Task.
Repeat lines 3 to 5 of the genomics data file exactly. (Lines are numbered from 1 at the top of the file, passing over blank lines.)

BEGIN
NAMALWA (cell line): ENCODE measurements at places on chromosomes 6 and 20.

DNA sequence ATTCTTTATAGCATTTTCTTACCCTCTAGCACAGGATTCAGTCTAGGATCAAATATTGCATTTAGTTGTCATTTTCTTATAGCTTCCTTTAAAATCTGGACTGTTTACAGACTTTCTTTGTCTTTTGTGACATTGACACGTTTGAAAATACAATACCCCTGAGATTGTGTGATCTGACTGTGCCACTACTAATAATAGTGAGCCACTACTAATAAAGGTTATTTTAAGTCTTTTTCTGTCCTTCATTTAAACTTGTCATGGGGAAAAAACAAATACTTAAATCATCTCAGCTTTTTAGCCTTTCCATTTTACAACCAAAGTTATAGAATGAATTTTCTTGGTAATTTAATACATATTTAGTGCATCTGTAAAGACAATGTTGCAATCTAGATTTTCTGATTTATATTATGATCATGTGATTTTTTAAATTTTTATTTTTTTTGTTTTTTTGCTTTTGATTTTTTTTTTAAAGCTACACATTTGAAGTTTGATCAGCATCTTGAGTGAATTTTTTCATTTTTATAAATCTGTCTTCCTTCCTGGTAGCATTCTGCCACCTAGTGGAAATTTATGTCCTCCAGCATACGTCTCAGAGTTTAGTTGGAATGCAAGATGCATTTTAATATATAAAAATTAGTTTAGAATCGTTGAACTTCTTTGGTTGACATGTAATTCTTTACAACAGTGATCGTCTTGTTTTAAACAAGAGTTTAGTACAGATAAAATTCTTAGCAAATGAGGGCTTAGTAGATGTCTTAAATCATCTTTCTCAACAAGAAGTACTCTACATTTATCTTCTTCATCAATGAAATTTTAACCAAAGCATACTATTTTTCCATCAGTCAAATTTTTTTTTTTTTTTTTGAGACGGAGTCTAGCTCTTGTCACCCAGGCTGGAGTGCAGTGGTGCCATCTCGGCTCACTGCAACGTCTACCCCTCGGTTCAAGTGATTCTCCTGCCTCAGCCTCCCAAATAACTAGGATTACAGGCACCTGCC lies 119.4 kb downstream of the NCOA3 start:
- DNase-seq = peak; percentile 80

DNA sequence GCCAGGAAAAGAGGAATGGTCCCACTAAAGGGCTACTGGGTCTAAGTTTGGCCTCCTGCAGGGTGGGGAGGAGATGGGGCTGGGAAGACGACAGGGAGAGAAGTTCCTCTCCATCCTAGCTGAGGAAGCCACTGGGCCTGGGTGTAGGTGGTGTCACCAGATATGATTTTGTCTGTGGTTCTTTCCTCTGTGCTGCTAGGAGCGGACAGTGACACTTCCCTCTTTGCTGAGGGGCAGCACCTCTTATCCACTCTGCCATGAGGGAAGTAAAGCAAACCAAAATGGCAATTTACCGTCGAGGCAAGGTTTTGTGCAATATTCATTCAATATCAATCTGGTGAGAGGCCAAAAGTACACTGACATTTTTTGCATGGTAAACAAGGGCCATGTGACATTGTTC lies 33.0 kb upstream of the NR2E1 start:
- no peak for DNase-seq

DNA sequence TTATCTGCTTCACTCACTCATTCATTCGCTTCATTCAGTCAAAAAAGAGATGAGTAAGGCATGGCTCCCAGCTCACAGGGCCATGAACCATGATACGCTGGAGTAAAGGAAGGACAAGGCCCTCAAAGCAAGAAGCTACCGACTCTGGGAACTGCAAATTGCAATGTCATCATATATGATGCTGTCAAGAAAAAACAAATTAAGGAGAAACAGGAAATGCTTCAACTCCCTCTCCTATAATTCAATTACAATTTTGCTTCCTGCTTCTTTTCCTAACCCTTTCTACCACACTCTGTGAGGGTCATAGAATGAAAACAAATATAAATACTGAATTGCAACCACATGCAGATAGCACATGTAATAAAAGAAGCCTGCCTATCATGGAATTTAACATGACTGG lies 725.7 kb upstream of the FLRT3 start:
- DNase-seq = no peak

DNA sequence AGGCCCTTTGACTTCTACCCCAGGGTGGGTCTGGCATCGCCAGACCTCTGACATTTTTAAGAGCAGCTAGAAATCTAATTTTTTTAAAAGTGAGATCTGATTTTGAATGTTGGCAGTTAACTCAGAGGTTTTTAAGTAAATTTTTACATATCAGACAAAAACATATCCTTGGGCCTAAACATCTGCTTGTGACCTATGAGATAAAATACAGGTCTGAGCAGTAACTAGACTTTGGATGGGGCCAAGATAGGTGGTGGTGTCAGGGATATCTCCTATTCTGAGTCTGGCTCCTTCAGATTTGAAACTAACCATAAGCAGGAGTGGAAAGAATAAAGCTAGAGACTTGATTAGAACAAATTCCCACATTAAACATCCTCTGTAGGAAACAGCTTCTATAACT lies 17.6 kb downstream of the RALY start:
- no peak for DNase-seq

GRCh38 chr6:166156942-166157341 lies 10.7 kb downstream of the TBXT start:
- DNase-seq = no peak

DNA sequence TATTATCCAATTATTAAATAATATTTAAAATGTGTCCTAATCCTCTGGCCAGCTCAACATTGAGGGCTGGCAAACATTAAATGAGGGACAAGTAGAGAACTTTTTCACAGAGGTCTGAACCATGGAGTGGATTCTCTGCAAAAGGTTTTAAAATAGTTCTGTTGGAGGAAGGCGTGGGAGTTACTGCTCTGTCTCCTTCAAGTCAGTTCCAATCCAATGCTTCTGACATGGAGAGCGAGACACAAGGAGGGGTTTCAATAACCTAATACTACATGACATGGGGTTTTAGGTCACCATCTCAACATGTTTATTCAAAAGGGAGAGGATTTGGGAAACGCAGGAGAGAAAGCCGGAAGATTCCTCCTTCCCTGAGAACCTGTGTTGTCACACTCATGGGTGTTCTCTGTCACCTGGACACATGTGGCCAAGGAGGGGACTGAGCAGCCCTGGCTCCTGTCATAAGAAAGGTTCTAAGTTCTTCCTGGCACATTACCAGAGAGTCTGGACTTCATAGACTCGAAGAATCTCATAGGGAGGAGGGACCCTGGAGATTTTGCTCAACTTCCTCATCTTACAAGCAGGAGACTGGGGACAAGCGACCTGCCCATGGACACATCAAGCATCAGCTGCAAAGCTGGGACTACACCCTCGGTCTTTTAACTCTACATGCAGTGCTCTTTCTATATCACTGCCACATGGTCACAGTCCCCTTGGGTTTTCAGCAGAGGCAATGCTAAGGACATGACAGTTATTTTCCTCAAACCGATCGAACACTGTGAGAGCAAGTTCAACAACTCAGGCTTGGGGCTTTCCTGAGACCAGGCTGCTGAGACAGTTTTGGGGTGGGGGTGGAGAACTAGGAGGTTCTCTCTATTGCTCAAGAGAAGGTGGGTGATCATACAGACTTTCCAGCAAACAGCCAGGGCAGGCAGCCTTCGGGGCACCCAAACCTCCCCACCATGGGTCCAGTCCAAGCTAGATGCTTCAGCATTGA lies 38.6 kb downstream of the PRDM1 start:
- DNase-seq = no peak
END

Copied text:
- DNase-seq = peak; percentile 80

DNA sequence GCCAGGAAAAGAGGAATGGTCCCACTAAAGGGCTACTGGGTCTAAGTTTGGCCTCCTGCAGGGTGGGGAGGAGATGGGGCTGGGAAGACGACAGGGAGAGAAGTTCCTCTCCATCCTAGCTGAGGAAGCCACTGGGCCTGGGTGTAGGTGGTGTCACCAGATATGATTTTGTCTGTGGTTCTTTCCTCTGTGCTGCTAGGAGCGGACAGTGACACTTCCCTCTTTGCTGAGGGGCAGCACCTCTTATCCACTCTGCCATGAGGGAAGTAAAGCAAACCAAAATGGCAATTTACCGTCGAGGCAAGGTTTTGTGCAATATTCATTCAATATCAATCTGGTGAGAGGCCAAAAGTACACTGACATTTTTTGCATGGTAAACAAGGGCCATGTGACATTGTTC lies 33.0 kb upstream of the NR2E1 start:
- no peak for DNase-seq